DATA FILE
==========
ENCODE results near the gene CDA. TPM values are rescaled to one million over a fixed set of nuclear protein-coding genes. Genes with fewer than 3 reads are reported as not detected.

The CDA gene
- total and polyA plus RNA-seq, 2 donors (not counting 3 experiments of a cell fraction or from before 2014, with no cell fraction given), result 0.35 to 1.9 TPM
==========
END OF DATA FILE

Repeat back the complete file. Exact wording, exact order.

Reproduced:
ENCODE results near the gene CDA. TPM values are rescaled to one million over a fixed set of nuclear protein-coding genes. Genes with fewer than 3 reads are reported as not detected.

The CDA gene
- total and polyA plus RNA-seq, 2 donors (not counting 3 experiments of a cell fraction or from before 2014, with no cell fraction given), result 0.35 to 1.9 TPM